ESPN: The attrition rate of the elites was unprecedented, and the high finishes of non-elite or emerging elite runners were striking. Someone who wasn't familiar with the ethos of the marathon might say, "There's always going to be an asterisk next to this race." What would you say to them?
DL: I mean, that's why they hold the race. We don't just submit résumés and physiological testing results and workouts. You show up and race because the day can throw anything at you. And that's what Boston does. Racers pick Boston. In 2011 [in Boston, when she finished second], I ran super fast and people don't necessarily consider it my PR because there was a tailwind. You can always put an asterisk on a race.
ESPN: And you've got the laurel.
DL: [Laughs] Exactly.
ESPN: [Retired distance runner] Lauren Fleshman made an observation that evening on Twitter that both Shalane's performance in New York and yours in Boston came after [racing] breaks that you took for very different reasons -- Shalane due to injury and you because of burnout.
DL: For us, coming off the [Rio] Games and the [U.S. Olympic] trials, it's stressful, and you try to keep rolling into the next one and the next one, and banging your head against the wall. It was taking a step back and refreshing. And I think both Shalane and I have been at this long enough and have so much mileage in our legs that hitting reset is OK. You can back off and it can pay off on the other side. I think it takes a lot of confidence to do that, to know that it's not all going to go away. You can take a break and lean back on the work you've done over your career. Sometimes it's by design, and sometimes it isn't, but I think for both of us, that's kind of what happened. It was a regrouping point.
ESPN: I looked back at my interview with Shalane after New York, and she said, verbatim, "If Des were to win Boston this spring, or any of my fellow marathoning friends, it would feel like a victory for me. We all make investments in each other.'' How has your relationship evolved?
DL: Shalane's always someone I've looked up to. She's a rock star. She's been supportive of me coming up, and I know we're competitive, but there's so much respect. Once you step into the marathon and start doing the high mileage, and realizing these majors are really tough, you step back and say, "Wow, second at Boston, that's the real deal." Or her debut in New York, that's the real deal. You see these performances, and when you're doing it, you realize how hard it is. Everyone's working their butt off, and when someone has a breakthrough, whether or not it's you, I'm proud that they got their day because I know how hard that is.
ESPN: Did being Olympic teammates [in 2012 and 2016] make a difference?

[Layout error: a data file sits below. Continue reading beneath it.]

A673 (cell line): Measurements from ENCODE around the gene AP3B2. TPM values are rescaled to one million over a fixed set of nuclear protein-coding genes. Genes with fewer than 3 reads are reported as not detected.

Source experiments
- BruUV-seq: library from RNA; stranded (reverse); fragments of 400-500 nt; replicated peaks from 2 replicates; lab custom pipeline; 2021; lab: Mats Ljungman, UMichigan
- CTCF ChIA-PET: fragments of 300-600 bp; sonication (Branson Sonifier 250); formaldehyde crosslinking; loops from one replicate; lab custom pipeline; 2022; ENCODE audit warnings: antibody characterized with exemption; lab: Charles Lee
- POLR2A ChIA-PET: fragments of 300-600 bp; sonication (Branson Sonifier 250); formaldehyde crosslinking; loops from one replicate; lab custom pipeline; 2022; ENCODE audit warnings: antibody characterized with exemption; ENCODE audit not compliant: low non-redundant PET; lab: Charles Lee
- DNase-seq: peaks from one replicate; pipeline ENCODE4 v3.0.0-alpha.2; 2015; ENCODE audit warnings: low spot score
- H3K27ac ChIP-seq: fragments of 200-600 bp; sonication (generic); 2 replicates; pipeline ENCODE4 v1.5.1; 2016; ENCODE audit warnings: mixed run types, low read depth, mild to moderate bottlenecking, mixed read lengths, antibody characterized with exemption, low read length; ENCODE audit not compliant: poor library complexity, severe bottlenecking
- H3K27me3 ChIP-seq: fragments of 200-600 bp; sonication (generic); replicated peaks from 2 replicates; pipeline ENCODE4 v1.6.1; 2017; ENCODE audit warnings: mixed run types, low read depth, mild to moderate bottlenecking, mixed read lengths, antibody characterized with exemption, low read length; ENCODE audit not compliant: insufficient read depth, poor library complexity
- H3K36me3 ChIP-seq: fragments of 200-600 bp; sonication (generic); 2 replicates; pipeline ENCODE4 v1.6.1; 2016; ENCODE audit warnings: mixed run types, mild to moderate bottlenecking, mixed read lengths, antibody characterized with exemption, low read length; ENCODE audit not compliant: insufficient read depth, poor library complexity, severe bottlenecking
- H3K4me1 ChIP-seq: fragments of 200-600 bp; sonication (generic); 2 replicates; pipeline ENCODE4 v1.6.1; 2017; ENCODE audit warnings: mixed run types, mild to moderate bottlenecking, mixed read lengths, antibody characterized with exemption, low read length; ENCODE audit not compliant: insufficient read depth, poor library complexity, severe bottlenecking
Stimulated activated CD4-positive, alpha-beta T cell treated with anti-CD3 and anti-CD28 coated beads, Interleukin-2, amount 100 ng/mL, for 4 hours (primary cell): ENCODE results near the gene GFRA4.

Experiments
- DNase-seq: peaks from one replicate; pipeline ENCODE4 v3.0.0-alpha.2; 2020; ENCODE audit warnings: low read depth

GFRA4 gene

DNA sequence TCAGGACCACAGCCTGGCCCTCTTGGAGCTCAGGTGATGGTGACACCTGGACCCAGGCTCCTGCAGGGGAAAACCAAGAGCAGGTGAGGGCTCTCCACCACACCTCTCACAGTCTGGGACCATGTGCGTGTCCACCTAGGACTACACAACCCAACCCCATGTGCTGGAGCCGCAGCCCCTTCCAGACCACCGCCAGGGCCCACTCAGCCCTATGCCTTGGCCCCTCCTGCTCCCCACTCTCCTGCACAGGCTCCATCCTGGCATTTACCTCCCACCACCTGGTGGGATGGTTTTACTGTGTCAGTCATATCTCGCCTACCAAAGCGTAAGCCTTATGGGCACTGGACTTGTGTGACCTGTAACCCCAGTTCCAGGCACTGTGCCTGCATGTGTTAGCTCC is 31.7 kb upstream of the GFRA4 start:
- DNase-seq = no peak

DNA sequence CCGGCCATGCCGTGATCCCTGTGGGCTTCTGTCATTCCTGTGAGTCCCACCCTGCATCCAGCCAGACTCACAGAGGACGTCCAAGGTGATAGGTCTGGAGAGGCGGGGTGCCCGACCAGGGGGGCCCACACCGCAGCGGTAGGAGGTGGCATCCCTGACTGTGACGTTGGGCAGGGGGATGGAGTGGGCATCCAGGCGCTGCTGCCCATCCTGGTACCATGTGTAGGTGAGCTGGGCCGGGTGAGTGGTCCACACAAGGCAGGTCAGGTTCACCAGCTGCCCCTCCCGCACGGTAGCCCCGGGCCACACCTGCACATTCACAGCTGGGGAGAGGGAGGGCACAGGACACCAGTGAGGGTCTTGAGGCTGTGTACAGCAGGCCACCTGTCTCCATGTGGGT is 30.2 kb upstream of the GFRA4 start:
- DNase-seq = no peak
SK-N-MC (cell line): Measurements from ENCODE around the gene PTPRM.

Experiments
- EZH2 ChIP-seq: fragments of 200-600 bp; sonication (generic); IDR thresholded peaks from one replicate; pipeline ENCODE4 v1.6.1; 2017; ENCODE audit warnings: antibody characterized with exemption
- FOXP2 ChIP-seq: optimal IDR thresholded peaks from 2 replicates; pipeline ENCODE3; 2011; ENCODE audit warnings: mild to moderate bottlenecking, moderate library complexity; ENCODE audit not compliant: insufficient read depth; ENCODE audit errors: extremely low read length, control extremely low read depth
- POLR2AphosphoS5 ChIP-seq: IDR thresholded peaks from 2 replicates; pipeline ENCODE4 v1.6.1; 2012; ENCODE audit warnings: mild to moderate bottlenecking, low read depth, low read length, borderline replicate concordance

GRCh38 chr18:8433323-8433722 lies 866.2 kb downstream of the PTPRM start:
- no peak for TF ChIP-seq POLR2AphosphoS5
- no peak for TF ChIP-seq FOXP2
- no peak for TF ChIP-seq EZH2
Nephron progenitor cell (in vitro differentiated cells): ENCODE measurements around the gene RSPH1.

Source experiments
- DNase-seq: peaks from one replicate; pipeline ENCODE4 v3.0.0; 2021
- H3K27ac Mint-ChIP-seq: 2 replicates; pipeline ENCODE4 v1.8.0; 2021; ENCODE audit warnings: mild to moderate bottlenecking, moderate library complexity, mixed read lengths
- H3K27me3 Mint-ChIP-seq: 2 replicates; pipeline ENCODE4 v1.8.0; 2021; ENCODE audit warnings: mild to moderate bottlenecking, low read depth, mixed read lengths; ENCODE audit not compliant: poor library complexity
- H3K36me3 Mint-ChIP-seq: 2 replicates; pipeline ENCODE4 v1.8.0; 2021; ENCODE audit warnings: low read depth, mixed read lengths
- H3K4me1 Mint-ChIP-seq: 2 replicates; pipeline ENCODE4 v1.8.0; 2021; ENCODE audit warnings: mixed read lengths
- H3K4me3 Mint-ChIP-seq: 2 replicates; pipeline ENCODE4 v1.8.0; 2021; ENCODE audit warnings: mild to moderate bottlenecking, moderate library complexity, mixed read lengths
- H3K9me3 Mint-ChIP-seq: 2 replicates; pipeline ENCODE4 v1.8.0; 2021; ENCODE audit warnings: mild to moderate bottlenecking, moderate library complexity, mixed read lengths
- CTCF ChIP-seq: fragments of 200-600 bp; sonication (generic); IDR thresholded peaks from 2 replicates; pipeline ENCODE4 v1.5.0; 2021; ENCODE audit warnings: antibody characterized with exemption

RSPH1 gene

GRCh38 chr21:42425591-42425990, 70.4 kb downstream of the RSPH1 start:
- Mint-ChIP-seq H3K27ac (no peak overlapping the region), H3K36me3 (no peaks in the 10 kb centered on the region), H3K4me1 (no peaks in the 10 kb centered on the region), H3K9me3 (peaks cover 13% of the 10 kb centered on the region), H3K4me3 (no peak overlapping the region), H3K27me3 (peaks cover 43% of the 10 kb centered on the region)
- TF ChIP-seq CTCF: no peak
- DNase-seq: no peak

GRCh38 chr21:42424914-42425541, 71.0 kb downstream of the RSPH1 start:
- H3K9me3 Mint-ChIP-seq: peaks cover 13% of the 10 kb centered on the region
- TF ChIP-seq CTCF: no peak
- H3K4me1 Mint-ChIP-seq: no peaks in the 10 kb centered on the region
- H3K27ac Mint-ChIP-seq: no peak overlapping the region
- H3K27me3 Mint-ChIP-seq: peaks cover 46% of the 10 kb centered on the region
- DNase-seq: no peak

DL: I think so. Rio was pretty important, especially after the drug bust of [stripped gold medalist] Jemima Sumgong, when you go, "What are we doing? Why are we doing this?" The frustration for a lot of athletes hit a peak right there. So when she came back shortly afterwards and got the [New York City] win, it was like, "Thank you." She's someone I believe in and respect. It was nice to see someone get that done who, in my opinion, is doing it right. You have the feeling that it's possible even though there's all kinds of crap going on out there. You can still hope, you can still dream, you can still work and maybe you'll have your day.
ESPN: When you crossed the finish line, you put your hands over your mouth.
DL: Just disbelief: "That really happened. I can't believe this." It was also really cold fingers. That's the hand motion for all the feels.
ESPN: What did [your husband] Ryan [Linden] and [your agent] Josh [Cox] say to you in those first moments?
DL: It was me just screaming, "I can't believe that just happened," and them just laughing and saying they were really proud. I'm pretty sure that's what happened.
ESPN: Joan [Benoit Samuelson, the 1984 Olympic marathon gold medalist] got to you even before they did.
DL: She's so funny. Later, she came up and said, "I'm so sorry about that, I stepped in front, I was just so excited." I was like, "Joanie, if there's anybody in the world that gets the first hug, it's 100 percent you."
ESPN: You've said you wanted to run through the 2020 Olympic season. What are your thoughts on whether this result might change your plans? Achieving a lifelong goal can play both ways with motivation.
DL: I think it will change things. I'm going to be really picky about moving forward. I'm not going to put anything down right now, I'm kind of going to let a race speak to me -- whatever does inspire me, whatever does get me motivated. Hopefully, that comes. We'll see as we get back into things. But, yeah, I mean, I think it would be silly to say that you move along as planned when the whole plan just got torn up and thrown out the window. I don't expect my goals and motivations to be exactly the same. 2020 is the long-term thing I'm leaving out there. I won't rule that out just yet.